The SLAC National Accelerator Laboratory, part of the Department of Energy of the United States, has achieved the first firing of the Linac Coherent Light Source (LCLS), an atomic and free-electron X-ray laser. This powerful tool can emit up to 1 million pulses per second, each one up to 10,000 times brighter than previous instruments, making it a much more powerful tool than its predecessor.

The improved capabilities of this laser allow for the tracking of the internal structure of molecules and freezing atomic and molecular motion, similar to a stroboscopic light in a nightclub. To generate its intense pulses of ultraviolet light, the LCLS uses a photocathode that collides with a cascade of electrons. These electrons are accelerated through cryogenic modules that contain superconducting magnets cooled to incredibly low temperatures.

The X-rays emitted by this laser can penetrate molecules and reveal their structural details. This powerful tool will enable scientists to capture more detailed instantaneous images of chemical processes and material properties in real-time.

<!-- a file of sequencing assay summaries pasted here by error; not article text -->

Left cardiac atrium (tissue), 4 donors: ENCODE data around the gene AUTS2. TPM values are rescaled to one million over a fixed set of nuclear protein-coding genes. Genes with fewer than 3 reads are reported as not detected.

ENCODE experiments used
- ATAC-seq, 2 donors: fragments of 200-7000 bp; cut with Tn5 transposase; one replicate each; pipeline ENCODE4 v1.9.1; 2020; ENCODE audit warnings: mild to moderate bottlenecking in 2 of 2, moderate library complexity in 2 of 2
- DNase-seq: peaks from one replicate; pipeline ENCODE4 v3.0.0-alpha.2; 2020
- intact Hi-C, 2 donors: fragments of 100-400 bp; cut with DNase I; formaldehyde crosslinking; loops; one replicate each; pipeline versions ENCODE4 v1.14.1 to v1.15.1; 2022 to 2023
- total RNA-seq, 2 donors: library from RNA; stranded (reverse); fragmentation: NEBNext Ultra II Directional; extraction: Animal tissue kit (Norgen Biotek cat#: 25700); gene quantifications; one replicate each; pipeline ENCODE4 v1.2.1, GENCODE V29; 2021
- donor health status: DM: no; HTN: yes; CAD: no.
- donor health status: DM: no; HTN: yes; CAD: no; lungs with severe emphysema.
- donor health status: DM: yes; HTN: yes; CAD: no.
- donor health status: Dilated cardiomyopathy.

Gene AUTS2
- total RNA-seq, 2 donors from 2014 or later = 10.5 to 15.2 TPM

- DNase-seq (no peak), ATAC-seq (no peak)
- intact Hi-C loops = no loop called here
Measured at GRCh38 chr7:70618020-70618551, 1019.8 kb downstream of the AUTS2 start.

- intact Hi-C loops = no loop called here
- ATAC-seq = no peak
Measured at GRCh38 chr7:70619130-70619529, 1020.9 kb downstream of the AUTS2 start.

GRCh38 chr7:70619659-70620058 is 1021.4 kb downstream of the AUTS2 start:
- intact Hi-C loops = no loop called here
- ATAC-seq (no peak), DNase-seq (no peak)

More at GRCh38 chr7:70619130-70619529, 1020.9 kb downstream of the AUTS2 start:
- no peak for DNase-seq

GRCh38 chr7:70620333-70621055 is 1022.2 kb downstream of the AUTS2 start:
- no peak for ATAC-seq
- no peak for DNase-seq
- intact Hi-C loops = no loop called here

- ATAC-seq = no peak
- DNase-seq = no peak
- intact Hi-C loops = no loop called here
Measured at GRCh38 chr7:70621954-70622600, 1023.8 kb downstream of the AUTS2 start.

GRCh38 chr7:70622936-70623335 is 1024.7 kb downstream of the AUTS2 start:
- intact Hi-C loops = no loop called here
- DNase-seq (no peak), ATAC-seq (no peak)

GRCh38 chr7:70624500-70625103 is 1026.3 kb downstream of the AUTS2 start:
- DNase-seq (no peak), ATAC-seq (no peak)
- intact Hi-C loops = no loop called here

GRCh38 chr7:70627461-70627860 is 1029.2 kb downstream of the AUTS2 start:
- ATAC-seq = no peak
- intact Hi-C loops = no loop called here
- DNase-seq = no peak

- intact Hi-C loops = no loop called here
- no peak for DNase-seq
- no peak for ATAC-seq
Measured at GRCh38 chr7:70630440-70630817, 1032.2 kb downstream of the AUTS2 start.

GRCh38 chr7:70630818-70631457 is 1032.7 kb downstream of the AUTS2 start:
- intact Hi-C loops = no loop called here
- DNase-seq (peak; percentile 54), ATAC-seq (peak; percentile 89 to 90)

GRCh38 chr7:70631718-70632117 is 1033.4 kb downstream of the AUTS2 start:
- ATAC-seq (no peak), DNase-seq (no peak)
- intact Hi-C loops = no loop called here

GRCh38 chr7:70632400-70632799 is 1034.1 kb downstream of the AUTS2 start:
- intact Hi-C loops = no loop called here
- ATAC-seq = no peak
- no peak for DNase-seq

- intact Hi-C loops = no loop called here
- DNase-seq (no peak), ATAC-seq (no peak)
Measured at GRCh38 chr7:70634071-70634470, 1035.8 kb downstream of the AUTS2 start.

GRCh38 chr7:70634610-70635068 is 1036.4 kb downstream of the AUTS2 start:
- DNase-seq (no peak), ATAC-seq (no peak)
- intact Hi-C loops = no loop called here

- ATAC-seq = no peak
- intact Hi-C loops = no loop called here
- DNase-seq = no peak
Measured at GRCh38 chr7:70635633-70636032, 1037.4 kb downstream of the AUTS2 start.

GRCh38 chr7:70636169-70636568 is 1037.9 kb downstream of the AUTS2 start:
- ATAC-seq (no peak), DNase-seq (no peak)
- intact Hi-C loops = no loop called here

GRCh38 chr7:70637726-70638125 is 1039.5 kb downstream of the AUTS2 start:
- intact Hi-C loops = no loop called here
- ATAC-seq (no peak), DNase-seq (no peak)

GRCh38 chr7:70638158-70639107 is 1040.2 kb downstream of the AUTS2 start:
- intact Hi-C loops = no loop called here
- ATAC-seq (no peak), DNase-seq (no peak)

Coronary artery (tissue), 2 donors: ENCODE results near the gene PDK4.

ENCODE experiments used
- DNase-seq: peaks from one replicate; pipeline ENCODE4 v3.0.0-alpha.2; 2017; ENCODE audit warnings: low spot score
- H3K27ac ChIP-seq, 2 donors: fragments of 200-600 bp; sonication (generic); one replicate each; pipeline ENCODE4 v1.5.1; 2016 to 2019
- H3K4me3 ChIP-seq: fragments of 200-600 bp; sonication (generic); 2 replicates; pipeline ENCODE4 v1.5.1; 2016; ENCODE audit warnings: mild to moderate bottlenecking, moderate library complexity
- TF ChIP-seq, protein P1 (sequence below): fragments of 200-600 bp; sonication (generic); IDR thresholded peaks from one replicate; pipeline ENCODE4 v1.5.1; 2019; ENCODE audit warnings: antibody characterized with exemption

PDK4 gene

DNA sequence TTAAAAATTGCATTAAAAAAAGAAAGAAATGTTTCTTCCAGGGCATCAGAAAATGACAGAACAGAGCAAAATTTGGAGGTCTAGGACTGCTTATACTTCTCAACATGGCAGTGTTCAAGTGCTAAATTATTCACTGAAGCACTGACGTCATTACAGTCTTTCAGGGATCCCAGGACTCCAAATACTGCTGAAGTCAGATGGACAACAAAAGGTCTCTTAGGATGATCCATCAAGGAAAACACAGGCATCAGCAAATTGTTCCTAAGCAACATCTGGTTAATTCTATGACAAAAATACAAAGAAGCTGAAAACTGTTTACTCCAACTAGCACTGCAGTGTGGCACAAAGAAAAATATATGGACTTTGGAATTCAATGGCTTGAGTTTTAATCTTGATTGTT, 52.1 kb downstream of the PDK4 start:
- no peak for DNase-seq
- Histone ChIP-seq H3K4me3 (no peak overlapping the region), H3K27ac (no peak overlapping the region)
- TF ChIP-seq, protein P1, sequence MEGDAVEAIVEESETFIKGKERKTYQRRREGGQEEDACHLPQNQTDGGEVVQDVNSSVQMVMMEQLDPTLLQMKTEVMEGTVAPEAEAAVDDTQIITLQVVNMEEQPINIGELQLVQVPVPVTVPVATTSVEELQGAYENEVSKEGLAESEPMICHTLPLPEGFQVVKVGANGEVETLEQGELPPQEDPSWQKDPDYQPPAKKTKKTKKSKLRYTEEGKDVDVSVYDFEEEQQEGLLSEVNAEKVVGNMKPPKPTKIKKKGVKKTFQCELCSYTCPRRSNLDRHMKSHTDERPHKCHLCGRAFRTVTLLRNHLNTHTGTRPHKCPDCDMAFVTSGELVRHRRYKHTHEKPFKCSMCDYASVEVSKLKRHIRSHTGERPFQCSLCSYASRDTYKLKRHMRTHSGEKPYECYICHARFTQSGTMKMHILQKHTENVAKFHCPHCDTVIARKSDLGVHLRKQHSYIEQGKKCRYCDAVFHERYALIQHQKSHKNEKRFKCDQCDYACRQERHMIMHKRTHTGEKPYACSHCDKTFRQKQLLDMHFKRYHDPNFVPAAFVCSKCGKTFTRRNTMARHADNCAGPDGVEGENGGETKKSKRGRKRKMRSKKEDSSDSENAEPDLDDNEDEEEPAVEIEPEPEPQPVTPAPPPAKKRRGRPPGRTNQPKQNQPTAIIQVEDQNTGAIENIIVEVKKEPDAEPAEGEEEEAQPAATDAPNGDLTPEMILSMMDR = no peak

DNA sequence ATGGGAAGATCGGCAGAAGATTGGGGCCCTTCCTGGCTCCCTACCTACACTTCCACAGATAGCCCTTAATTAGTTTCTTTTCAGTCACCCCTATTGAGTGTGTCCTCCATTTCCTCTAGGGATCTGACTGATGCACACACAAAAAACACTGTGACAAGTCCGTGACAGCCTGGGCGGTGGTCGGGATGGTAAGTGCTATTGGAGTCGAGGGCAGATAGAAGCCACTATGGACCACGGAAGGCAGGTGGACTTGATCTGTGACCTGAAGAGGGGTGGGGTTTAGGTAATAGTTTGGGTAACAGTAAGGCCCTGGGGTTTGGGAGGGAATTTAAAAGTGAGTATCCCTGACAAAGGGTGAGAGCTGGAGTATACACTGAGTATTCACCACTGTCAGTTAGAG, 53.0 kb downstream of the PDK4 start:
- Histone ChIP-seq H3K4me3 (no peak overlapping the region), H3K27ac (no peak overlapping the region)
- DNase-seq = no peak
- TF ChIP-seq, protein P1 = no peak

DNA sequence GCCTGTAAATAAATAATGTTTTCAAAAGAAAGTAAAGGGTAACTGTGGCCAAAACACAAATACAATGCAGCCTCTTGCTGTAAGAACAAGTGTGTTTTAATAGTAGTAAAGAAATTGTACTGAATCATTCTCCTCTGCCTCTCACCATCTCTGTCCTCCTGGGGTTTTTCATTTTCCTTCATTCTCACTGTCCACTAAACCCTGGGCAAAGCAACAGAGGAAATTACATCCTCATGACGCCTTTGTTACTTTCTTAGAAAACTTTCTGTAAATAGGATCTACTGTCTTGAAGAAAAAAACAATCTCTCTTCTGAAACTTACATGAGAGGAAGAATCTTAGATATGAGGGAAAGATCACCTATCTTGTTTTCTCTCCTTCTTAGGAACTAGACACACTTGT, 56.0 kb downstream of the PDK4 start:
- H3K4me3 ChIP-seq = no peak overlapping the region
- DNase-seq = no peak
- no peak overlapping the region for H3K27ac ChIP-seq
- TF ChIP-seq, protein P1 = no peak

The LCLS can produce X-rays at different “hard” and “soft” wavelengths, allowing scientists to study different levels of matter, from pharmaceutical molecules to quantum materials. “Soft” X-rays are particularly useful for observing the movement of energy and charge within molecules, while “hard” X-rays provide information about atomic structures and the world around us.

The applications of this laser are diverse, such as studying photosynthesis and examining the structure of proteins and pharmaceuticals used in disease treatment. Experiments using this enhanced tool will begin in a few weeks, and proposals for its use can be submitted.

With a limited number of free-electron X-ray laser facilities worldwide, the LCLS-X offers researchers an unprecedented opportunity to investigate fundamental science, clean energy applications, as well as initiatives related to national security and quantum information science.

Sources: The Register, SLAC National Accelerator Laboratory